It appears that young women are tired of a culture where being a gentleman means not forcing yourself on the girl after she says no. There is something wrong with a relationship dynamic where it is the woman’s role to persist in holding off an infantilized male bent on going as far as she will allow, and ironically enough, we have left it up to a moody, vegetarian vampire to remind us of that fact.

Things God cannot do

One of the most interesting speeches I assign to the students in my Intro to Logic and Rhetoric class is the question, “Does God’s omnipotence mean he can do absolutely anything?” Both Scripture and Christian tradition respond in the negative. There are, of course, several Bible verses that indicate things God cannot do:

  • He cannot lie (Hebrews 6:18).
  • He cannot be tempted by evil, or tempt anyone (James 1:13).
  • He cannot disown himself (II Timothy 2:13).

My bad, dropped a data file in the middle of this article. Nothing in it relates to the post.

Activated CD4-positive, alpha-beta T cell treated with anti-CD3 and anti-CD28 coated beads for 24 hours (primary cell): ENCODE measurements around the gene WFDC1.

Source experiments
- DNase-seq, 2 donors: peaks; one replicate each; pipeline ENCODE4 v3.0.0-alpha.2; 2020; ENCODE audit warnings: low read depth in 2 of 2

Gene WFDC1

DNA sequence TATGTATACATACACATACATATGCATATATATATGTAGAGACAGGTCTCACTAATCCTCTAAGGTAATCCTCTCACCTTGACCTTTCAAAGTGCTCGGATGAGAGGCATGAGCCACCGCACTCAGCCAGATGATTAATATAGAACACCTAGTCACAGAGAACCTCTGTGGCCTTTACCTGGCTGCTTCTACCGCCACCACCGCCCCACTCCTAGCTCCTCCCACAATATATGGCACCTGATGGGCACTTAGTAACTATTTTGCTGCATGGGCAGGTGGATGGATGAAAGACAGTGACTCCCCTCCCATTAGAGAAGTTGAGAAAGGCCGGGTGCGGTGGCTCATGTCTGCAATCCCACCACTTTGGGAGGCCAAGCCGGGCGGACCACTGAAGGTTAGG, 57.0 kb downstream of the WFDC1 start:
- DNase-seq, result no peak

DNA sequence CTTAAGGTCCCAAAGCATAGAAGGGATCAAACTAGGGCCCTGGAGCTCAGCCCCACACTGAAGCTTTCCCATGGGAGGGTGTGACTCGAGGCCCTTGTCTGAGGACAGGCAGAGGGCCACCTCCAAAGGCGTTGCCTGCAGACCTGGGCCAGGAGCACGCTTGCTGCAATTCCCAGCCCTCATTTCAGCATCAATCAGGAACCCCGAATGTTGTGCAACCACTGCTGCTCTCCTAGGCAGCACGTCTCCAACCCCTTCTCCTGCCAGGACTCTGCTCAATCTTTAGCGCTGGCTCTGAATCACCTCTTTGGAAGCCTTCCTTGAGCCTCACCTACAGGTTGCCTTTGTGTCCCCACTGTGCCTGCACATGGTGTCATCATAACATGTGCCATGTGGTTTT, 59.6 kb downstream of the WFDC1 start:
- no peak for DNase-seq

We could summarize these propositions by saying that God cannot do evil. There is also a second set of things God cannot do: he cannot do illogic. God cannot create a square circle, or make 2+2 equal 5. He cannot create another infinite being (because an infinite being that was created is logically contradictory). He cannot create nothing (since something must be created, if creation occurs).

Our initial response to this assertion may be a feeling that God’s sovereignty is diminished. After all, does this mean that the laws of logic constrain God? Certainly not, any more than the earlier list of things God cannot do implies that the laws of morality bind him.

If we say, “God cannot do bleh, bleh, bleh,” are we offending his sovereignty? No, because “bleh, bleh, bleh,” is simply a series of sounds without meaning. It is nonsense, an empty phrase. If we think about it, the idea of a square circle or a created infinite being is equally nonsensical. Our mind instinctively assumes it must be meaningful since the phrase consists of two words which both have meaning, but when we apply the modifier “square” to the idea of “circle,” we fall abruptly into meaningless. A square circle is a series of sounds that refers to… nothing.